Date: October 1, 1956
Creator: Alexander, L.G.
Partner: UNT Libraries Government Documents Department

SUMMARY REPORT ON THE STUDY OF BETA TREATMENT OF URANIUM

Description: A study was made on the effects of beta treatment variables on the texture, grain size, and distortion in unalloyed dingot and ingot uranium. The effects of delta heat treatment, various cooling regimes, recrystallization, etc., were studied. (D.L.C.)
Date: April 1, 1963
Creator: Russell, R.B. & Wolff, A.K.
Partner: UNT Libraries Government Documents Department

COUNTING METHODS FOR THE ASSAY OF RADIOACTIVE SAMPLES

Description: A guide is presented for problems involved in counting methods and techniques used in avoiding or correcting . them. Beta, alpha, and gamma counting is treated. Among the items discussed are the geometry factor, absorption, scattering, and background. A bibliography of 164 references is included. (D.J.C.)
Date: May 1, 1961
Creator: Steinberg, E.P.
Partner: UNT Libraries Government Documents Department

Half-Life for Double Beta-Decay

Description: Fireman(1) has reported the results of a rather difficult beta-particle coincidence counting experiment in which the decay of Sn{sup 124} by the simultaneous emission of two negative beta-particles, with a half-life between 0.4 x 10{sup 16} years and 0.9 x 10{sup 16} years, seems to have been observed. This note reports the results obtained from a different and somewhat simpler method of looking for the phenomenon of simultaneous emission of two beta-particles. These results are negative so far and show that this process is considerably less probable in the case chosen by us than in that reported by Fireman. The method consists of looking in uranium samples for 90-year Pu{sup 238} which would come from U{sup 238} by the double beta-particle mechanism since Np{sup 238} is heavier than U{sup 238}, which in turn is substantially heavier than Pu{sup 238}, in the isobaric triplet {sub 92}U{sup 238}-{sub 93}Np{sup 238}-{sub 94}Pu{sup 238}. This chemical method of investigation is particularly applicable to this isobaric triplet because there appears to be no other mechanisms to account for the Pu{sup 238} should it be found. The energetics of the situation are summarized in the following diagram, where the disintegration energies are derived from sources which may be traced through a recent compilation.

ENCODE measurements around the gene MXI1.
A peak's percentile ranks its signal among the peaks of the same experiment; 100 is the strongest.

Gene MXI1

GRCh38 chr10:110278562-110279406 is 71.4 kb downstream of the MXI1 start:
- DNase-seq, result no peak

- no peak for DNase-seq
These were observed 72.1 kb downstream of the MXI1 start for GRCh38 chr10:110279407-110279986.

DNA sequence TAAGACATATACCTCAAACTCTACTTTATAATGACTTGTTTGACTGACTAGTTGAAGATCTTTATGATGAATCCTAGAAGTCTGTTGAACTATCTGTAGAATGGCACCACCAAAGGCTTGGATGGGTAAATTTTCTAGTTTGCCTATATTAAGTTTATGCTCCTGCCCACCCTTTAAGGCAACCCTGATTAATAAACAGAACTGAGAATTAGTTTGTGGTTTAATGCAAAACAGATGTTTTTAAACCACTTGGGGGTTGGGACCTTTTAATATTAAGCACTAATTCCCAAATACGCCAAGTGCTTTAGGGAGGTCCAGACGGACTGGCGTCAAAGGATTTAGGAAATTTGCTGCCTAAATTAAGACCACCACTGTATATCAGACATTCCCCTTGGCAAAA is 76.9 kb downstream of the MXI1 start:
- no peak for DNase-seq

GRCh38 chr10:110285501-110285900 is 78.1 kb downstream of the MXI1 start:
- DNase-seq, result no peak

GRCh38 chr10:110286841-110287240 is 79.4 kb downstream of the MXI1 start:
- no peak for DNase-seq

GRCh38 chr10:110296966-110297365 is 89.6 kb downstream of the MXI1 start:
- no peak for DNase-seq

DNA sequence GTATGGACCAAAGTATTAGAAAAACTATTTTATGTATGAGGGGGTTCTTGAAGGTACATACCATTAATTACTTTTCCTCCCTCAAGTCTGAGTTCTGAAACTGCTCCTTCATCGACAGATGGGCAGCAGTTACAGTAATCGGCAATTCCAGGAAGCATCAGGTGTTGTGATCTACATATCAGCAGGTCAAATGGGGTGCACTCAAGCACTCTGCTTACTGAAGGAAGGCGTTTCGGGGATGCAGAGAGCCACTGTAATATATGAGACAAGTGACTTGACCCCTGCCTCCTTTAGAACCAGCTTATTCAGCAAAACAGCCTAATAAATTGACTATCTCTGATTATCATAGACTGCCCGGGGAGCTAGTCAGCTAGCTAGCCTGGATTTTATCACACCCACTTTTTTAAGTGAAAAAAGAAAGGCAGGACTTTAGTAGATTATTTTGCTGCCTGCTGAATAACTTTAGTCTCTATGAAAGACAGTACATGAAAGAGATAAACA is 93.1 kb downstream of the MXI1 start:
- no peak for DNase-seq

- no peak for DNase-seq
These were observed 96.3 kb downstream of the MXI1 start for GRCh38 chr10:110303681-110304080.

Date: October 21, 1949
Creator: Levine, C.A.; Ghiorso, A. & Seaborg, G.T.
Partner: UNT Libraries Government Documents Department

Studies with Colloids Containing Radioisotopes of Yttrium, Zirconium, Columbium, and Lanthanum: 1. The Chemical Principles and Methods Involved in Preparation of Colloids of Yttrium, Zirconium, Columbium, and Lanthanum

Description: For a number of investigations, including fundamental studies of radiation effects on living tissues and therapeutic utilization of radioisotopes, it is valuable to have methods for the selective localization of radioisotopes in certain tissues. Finely dispersed anhydrous chromic phosphate has been found useful by Jones, Wrobel, and Lyons in selectively irradiating the liver and spleen with p{sup 32} beta particles. The present studies, reported in this and the following communication, are concerned with methods for controlled selective localization of colloids (incorporating radioisotopes) in the liver, spleen, or bone marrow, and with an analysis of some of the factors involved in the phenomenon of localization.